A deer encounter

A young buck

M and I had a good trip east, visiting with family and friends.  On our way home yesterday, we stopped at the Simon B. Elliott State Park in Pennsylvania for a picnic lunch.  Unfortunately, it was bad timing.  The 24th Annual High Country Arts and Craft Fair was in full gear so the place was packed with people and the parking area was just about full.  That would have been fine (and maybe fun) if we’d been there for the fair, but the goal was a quick lunch so we could resume our journey home.  We were both ready to be finished with this road trip.  We have added another 1,000 miles to our summer travels, bringing it up to 3500.  That’s a lot of car time.

Anyhow. We hightailed it out of the fair area, drove down a gravel road a bit, and found a nice little spot off the side of the road to have our lunch.  It turned out to be quite popular, but not with people.  There were several deer having their own picnic lunch, and they didn’t seem to mind us sharing the area and the view with them.

I think he’s sticking his tongue out at me.

The young buck, in particular, seemed more curious about us than afraid.  That attitude won’t serve him too well come deer season.

It is great to be home.  We’ll be staying put for a little less than two weeks, then it’s off on another short adventure.  After that, I think (and hope) we’ll be settling in here at home for a while. I’m tired of spending lots of time inside a car.  Ugh.

Prior to leaving for this last trip, M and I watched a movie called The Way with Martin Sheen.  I hadn’t heard of it before.  (Thank you, Kel, if you’re reading, for recommending it!)  Without giving too much away (and in the interest of brevity), the film is about a man who travels the Camino de Santiago.  I have heard of the Camino de Santiago, but this is the first time I actually learned a little something about it.  While watching the film, M said to me, “We ought to do that!” and I responded, “I was just thinking the same thing!”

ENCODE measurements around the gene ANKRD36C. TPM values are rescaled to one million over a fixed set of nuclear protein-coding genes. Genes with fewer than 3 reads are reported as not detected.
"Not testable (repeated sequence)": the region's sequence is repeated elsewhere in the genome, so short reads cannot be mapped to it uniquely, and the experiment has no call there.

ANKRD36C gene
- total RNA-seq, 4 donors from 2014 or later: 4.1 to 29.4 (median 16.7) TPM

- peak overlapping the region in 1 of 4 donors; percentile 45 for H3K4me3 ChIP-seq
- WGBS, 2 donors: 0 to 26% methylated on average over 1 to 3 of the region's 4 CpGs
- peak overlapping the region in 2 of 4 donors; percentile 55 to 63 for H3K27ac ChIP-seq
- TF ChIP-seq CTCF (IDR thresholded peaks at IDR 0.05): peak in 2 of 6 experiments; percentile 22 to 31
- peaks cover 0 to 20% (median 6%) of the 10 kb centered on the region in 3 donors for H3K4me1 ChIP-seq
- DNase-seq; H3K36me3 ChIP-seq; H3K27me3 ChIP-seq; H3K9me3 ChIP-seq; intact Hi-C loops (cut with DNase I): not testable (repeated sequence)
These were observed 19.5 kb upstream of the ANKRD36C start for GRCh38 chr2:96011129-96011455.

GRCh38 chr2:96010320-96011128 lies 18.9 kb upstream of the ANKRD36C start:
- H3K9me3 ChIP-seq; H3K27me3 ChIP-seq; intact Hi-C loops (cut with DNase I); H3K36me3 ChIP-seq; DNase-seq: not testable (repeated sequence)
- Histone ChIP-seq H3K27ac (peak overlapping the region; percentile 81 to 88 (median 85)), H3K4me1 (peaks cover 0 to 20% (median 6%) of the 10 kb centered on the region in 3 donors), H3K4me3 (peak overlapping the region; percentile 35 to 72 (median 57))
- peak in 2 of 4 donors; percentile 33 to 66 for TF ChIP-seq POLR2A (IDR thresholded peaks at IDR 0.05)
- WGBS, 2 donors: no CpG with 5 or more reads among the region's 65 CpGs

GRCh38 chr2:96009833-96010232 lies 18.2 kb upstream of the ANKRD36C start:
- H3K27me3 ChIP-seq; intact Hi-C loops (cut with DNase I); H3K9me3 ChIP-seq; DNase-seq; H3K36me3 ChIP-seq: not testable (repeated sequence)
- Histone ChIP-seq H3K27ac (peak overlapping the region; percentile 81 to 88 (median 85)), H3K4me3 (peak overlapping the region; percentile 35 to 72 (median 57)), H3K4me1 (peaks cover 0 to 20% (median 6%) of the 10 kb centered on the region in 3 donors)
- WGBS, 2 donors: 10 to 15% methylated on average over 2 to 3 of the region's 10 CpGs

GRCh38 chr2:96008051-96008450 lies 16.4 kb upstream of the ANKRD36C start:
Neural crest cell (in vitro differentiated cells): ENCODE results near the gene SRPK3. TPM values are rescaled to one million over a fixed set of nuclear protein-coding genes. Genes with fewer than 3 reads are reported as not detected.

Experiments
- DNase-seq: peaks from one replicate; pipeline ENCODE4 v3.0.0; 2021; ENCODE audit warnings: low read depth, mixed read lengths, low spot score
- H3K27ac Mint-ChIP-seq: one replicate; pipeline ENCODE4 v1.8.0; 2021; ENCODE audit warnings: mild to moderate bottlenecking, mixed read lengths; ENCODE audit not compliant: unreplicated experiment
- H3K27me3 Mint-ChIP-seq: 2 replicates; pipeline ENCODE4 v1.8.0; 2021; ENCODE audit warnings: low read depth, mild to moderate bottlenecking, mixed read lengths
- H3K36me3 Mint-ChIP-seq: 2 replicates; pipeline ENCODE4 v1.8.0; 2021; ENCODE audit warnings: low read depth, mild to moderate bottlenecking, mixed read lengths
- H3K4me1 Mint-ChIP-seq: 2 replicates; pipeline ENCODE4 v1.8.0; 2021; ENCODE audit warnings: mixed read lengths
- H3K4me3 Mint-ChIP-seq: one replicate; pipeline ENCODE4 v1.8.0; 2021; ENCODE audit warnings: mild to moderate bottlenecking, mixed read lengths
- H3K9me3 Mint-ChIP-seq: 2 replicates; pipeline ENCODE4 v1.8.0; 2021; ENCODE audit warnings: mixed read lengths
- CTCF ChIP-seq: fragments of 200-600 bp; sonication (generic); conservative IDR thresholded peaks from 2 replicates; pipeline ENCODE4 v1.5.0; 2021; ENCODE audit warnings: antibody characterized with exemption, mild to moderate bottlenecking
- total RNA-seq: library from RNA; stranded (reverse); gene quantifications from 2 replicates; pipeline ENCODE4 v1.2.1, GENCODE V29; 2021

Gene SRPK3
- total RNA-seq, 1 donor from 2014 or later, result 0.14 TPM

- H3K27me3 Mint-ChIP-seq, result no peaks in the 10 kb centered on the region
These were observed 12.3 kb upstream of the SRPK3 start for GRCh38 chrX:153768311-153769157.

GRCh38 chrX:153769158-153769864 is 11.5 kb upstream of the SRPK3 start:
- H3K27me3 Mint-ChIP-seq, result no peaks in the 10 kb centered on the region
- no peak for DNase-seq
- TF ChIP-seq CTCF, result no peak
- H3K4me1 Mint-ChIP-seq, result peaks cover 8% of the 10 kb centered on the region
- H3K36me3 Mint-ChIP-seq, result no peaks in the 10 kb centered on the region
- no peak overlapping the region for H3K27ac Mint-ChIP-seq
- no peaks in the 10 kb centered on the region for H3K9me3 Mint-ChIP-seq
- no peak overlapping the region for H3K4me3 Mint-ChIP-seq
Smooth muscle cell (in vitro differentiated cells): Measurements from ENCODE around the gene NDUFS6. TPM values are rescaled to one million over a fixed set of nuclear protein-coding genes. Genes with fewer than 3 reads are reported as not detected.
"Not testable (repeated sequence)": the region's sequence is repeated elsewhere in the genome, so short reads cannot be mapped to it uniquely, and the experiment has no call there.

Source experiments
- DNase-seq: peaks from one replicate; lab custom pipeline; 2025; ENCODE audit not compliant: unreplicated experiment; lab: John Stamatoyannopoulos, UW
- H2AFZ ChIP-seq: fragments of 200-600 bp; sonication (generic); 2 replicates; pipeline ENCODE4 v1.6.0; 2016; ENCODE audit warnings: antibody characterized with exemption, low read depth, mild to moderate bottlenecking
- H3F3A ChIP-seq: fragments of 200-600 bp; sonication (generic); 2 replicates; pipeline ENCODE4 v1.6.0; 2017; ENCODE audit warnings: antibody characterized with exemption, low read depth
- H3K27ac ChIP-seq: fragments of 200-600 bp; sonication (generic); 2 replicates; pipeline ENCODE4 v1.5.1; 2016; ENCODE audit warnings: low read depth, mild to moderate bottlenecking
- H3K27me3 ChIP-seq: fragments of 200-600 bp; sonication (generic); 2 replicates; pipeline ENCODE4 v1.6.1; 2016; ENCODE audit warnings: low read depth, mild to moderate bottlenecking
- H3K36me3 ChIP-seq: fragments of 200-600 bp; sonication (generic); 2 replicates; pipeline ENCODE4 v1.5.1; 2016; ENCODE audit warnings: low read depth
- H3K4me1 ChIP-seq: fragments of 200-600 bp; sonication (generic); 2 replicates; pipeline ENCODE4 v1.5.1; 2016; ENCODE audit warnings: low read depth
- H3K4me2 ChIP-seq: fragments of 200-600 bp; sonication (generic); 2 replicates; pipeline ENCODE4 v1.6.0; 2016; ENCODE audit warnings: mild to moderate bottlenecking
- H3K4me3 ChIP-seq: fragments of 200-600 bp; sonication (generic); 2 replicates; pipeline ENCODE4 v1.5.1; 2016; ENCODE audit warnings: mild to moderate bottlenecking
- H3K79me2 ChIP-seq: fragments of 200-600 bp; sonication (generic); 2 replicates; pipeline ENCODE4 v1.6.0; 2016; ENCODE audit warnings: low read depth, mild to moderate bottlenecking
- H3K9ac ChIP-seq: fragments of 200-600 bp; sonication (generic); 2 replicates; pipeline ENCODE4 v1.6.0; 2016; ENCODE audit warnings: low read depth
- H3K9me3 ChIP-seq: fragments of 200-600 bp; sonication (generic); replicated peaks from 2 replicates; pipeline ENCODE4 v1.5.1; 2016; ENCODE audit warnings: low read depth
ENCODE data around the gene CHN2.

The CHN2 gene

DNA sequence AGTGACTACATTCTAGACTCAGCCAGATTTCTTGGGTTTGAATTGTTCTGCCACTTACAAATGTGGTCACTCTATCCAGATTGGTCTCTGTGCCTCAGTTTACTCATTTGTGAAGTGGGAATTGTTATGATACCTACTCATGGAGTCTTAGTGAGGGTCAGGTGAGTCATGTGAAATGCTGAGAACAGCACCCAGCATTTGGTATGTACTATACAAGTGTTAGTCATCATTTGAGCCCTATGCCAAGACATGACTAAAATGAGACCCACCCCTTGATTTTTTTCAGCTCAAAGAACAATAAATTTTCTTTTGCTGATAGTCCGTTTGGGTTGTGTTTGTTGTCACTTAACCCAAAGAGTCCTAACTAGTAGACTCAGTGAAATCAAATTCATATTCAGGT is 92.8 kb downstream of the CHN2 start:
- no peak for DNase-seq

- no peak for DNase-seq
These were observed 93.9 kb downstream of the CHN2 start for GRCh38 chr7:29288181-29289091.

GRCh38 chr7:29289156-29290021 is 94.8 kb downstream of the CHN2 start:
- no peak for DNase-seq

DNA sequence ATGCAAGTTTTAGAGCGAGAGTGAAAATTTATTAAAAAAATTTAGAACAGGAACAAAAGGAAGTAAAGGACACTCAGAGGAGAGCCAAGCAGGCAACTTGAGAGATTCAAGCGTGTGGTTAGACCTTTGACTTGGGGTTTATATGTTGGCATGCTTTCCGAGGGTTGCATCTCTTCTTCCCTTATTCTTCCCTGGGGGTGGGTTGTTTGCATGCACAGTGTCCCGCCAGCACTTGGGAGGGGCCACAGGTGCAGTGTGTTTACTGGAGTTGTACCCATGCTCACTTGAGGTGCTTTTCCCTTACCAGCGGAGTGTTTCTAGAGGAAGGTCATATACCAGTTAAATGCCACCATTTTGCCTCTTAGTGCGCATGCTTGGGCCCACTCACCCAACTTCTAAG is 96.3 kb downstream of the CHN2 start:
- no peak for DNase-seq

We will have to save our pennies for a long time to accomplish such a goal.  I don’t know if it’s something we’ll do or not, but the idea of a pilgrimage has always appealed to me.  Walking, it has always seemed to me, is a pilgrimage in and of itself if you do it mindfully.

My daily walks are a pilgrimage of sorts, and I’m thinking of extending them on all levels.  Our visit east with family and friends has me once again reevaluating my lifestyle and some of the choices I make.  As you might recall, I’ve been working on getting those health indicators (numbers) down to levels my doctor will appreciate.  Travel has, as usual, set me back a bit.

Fireworks in the meadow

I have no wish to start a weight loss or health blog where I’m recording food and numbers.  However, I do think it might be helpful for me to start my own pilgrimage blog, one that leads me towards my goals but like all pilgrimages, continues beyond the goals.  I’d like to start thinking of the choices I make in terms of a pilgrimage, seeing some of those temptations as arriving at a crossroads where I can take the easy route now and pay for it later, or do the work now so I can coast afterwards.  I suspect working with the pilgrimage theme will give me plenty of metaphors along the way.

And who knows?  Perhaps M and I will walk the Camino de Santiago someday.  I’ve added it to my unofficial bucket list.  I don’t have an official bucket list.  Only an unofficial bucket list.  I’m not a big fan of the bucket list.  It feels a lot like turning what should be great experiences into a chore list to get through so I can tick things off.

As for the new blog possibility, I’ll let you know when I have things decided and worked out.  It’s possible I won’t need a new blog at all.  I’ve changed direction a few times here at the Bogs blog, and that may be all that’s needed.  The advantage to a new blog would be less posting here (switching to three times per week), and a new place (blog) that will be nothing except daily walks, hikes, or bike rides.

Prickly

That’s about it from the Bogs for today.  Thanks for dropping by.  We’re having a lovely day here.  Seasonable with highs in the 80s, and low humidity.  Wear a hat if you go for a walk around the pond.  The deer flies are bad and like to buzz around the face and head.  Apparently they have thrived in the heat.

This morning’s view of the pond.

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52 Comments on “A deer encounter”

  1. Gracie says:

    Beautiful photos, Robin. Love the photos of the deer, reminded me of my recent (and scary) encounter with one on I-89.

    • Robin says:

      Thank you, Gracie. 🙂

      Deer encounters on highways can be frightening. We’ve had a few near-misses, and I’m grateful they were misses for our sake as well as the deer.

  2. Love these shots! I too found deer this weekend! What a lovely coincidence!

  3. Lovely photos, Robin!

  4. Kathy says: